It wasn't until she was already in Ann Arbor, attending law school at the University of Michigan, that Shannon Kimball knew she wanted her work to revolve around education.
A class on higher education law helped kindle a love of the "legal and policy issues related to schools." That interest narrowed specifically to public schools after Kimball worked for a law firm early in her career that had a large public school district for a client.
It caused her to reflect on her education in Atwood, a town of less than 2,000 people in the northwest corner of Kansas, where she spent most of her childhood living with her family on a struggling farm. She said she was part of a graduating class of 34.
Address: 257 Earhart Circle
Education: Bachelor's degree, Kansas University; Juris Doctor, University of Michigan
Family: Husband, Jason, and three children
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"I realized how strongly I felt about the importance of public schools and that opportunities be available to all students," she said. "Rich, poor, no matter where you are.
"We had a really small school. I was able to achieve a lot in my life because I had such a strong education from those teachers."
Kimball, 41, is seeking her second term on the Lawrence school board after winning a seat in 2011 and spending this school year as the board's president.
Since finishing law school in 2000 (she also received a bachelor's degree at Kansas University), Kimball said she spent much of her career working with schools for private firms and the Georgia Department of Education. But her current position as the face of a school board is not what she would have predicted years ago.
Around the time she moved back to Lawrence in 2008, she made the "pretty difficult" choice to step away from her full-time career to focus on her family, which by then had welcomed in two of three children. She is married to Jason Kimball, a physician at Lawrence Memorial Hospital.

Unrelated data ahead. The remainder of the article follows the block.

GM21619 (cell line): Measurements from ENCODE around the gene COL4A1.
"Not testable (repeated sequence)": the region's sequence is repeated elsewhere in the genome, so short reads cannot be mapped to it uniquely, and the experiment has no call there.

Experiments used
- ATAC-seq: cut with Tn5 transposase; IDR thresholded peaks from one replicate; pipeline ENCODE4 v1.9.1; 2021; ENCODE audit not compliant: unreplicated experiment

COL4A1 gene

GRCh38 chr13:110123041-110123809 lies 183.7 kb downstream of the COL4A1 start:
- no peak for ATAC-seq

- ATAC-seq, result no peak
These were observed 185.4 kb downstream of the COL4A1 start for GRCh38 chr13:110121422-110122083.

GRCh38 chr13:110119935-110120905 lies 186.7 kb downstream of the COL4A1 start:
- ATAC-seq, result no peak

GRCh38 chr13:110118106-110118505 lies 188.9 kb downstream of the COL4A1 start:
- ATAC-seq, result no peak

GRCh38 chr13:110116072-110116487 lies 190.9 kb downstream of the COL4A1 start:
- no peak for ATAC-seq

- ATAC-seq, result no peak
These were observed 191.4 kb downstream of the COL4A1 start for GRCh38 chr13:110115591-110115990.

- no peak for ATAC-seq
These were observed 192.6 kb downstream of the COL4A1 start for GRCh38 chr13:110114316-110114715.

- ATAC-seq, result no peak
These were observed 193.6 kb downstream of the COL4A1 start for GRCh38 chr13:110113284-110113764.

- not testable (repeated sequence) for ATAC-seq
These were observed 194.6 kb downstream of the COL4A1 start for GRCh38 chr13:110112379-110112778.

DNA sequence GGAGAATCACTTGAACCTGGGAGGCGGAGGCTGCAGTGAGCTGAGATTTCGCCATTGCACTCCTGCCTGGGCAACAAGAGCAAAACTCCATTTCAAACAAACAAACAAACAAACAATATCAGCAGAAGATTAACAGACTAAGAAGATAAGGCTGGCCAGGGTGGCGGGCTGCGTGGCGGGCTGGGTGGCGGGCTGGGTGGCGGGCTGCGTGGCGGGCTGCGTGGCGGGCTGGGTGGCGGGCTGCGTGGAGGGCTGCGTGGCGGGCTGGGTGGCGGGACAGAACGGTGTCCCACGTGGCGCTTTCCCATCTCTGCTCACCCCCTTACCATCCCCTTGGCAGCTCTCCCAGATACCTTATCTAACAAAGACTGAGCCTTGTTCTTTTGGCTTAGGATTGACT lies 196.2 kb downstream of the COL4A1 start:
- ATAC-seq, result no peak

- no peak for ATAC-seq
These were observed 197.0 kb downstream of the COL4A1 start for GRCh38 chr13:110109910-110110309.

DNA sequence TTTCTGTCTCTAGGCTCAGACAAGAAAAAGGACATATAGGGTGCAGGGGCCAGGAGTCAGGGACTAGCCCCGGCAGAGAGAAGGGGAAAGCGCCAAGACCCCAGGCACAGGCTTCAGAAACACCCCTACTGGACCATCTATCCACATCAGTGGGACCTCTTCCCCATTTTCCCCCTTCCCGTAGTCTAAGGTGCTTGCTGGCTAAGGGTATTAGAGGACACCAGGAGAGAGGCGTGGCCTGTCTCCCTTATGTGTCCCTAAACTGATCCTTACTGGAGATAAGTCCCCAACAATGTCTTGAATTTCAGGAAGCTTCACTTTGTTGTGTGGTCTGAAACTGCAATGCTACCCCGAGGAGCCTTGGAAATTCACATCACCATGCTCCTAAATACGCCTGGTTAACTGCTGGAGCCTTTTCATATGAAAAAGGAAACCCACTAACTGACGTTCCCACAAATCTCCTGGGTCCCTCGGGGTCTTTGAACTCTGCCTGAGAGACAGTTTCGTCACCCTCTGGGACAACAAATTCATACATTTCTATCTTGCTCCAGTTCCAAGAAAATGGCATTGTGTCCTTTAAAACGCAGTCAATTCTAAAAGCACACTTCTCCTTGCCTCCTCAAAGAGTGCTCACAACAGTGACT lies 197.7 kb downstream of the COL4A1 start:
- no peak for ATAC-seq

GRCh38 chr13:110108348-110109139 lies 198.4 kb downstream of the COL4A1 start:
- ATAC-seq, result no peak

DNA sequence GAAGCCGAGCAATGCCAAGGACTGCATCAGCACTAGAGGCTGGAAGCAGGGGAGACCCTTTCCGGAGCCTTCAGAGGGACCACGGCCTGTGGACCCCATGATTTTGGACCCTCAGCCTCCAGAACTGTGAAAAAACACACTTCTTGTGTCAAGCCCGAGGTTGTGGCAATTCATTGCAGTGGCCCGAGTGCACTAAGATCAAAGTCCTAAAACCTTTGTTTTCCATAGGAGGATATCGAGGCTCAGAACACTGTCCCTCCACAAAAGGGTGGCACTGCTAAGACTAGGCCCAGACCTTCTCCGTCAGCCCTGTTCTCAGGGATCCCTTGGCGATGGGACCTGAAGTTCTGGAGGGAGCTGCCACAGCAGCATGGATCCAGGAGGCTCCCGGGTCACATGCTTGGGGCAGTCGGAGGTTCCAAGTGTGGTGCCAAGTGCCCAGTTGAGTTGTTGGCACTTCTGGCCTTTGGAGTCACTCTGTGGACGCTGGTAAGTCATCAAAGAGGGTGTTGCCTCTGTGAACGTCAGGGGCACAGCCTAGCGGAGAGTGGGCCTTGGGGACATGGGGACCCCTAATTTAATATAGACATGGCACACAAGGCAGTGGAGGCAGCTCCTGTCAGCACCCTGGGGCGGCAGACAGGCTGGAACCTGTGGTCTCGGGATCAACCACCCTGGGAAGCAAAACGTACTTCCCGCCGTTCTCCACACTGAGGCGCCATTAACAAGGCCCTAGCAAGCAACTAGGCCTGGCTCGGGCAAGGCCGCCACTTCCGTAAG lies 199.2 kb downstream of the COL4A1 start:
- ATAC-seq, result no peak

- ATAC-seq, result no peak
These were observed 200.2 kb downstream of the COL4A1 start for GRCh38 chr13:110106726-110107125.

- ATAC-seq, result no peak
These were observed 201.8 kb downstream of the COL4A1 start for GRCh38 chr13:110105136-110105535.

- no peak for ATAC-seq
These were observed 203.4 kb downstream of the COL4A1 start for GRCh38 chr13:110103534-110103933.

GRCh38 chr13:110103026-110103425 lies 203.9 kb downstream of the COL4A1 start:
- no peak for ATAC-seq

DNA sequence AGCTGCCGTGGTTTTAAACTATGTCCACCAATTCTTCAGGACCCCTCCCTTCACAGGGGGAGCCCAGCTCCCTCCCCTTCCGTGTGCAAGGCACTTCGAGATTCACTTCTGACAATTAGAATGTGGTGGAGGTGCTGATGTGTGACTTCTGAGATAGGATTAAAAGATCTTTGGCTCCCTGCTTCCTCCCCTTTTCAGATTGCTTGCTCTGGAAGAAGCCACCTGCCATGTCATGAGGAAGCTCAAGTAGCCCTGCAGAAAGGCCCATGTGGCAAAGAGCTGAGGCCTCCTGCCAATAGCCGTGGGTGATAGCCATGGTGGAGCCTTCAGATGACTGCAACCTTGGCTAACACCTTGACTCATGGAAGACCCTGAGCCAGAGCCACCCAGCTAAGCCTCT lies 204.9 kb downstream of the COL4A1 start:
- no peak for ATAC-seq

Kimball said she still wanted to be involved in some way. It started with serving on a district task force to evaluate the consolidation of elementary schools. Several months after that group made its recommendations, she was on the ballot for the school board.
"I never imagined that I would run for public office in that way," she said. "I am so glad I'm doing it. Life changes a lot, especially after you have kids. It changes a lot in a good way."
While in Georgia, Kimball said she worked mostly with charter schools. She is not a proponent of charter schools, but they are popular in Georgia, she said. She evaluated their applications — reviewing curricula, instruction models, technology and helping them receive access to programs.
She said much of that is what she does now as a board member, and her four years of experience will be essential to the district with budget cuts expected from the state government.
"The policy environment right now at the state level is so difficult," she said. "And having a solid understanding of what our goals are, where we started four years ago, and where we want to be four or five years from now, is going to be vitally important in the discussion we'll have to have around our budget."